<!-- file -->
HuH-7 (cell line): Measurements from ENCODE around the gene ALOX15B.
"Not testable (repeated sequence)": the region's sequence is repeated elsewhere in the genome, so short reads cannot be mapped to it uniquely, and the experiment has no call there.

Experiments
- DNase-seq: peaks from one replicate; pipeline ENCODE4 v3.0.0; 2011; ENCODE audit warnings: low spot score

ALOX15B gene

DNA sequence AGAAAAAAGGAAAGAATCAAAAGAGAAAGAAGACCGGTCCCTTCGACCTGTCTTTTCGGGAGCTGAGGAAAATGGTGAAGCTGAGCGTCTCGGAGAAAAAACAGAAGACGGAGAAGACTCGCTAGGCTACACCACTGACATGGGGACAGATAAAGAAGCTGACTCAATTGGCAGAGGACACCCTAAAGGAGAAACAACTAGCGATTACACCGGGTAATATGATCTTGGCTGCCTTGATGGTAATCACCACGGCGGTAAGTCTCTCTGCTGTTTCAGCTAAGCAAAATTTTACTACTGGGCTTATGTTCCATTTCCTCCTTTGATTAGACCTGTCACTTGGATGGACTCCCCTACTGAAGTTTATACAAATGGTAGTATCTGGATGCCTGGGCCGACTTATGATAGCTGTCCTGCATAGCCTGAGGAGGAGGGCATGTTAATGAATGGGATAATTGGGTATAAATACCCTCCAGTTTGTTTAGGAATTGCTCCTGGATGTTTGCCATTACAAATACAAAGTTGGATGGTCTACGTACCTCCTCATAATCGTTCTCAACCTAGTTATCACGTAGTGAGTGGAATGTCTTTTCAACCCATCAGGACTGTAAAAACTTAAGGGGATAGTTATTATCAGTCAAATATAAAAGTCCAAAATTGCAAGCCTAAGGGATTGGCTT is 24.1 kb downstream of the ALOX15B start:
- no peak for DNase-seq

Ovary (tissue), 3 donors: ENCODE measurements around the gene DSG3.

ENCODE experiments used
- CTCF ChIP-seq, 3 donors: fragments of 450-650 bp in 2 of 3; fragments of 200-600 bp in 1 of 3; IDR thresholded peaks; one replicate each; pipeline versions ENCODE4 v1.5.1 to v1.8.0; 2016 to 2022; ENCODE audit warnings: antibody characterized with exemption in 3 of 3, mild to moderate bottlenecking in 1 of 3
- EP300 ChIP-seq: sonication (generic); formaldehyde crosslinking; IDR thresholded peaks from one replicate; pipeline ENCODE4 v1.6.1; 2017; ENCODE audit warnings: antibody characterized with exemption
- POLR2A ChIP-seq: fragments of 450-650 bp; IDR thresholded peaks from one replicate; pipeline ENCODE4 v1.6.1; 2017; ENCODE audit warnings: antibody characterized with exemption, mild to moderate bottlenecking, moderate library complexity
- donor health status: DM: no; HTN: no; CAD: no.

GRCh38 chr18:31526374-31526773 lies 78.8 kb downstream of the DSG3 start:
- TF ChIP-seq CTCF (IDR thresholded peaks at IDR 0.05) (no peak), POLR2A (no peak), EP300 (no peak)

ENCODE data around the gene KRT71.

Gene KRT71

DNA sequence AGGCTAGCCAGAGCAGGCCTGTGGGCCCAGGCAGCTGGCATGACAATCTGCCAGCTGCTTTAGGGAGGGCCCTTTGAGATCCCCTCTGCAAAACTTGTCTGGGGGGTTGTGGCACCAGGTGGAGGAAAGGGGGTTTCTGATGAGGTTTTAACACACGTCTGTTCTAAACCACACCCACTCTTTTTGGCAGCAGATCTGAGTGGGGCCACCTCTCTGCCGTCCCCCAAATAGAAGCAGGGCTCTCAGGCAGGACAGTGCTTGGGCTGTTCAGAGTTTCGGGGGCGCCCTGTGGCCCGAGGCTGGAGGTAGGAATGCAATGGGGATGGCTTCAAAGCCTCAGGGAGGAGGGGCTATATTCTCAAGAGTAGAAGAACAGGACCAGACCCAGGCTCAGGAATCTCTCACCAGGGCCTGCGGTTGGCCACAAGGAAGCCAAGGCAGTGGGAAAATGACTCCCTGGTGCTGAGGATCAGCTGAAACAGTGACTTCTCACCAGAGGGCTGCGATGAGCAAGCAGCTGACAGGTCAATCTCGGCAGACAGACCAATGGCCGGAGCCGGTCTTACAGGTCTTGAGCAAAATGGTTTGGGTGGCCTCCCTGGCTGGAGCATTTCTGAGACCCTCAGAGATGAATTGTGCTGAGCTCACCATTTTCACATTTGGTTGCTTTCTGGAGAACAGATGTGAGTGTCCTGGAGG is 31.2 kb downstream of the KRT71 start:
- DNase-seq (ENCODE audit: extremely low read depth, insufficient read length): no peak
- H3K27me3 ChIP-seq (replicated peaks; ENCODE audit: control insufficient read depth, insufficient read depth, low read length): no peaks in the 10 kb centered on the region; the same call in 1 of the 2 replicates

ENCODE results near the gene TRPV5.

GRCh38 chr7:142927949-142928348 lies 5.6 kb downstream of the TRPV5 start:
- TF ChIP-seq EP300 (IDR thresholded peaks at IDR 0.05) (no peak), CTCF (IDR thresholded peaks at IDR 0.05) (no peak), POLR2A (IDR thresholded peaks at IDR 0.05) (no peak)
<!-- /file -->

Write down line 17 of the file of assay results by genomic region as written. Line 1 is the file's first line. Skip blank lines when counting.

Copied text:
Gene KRT71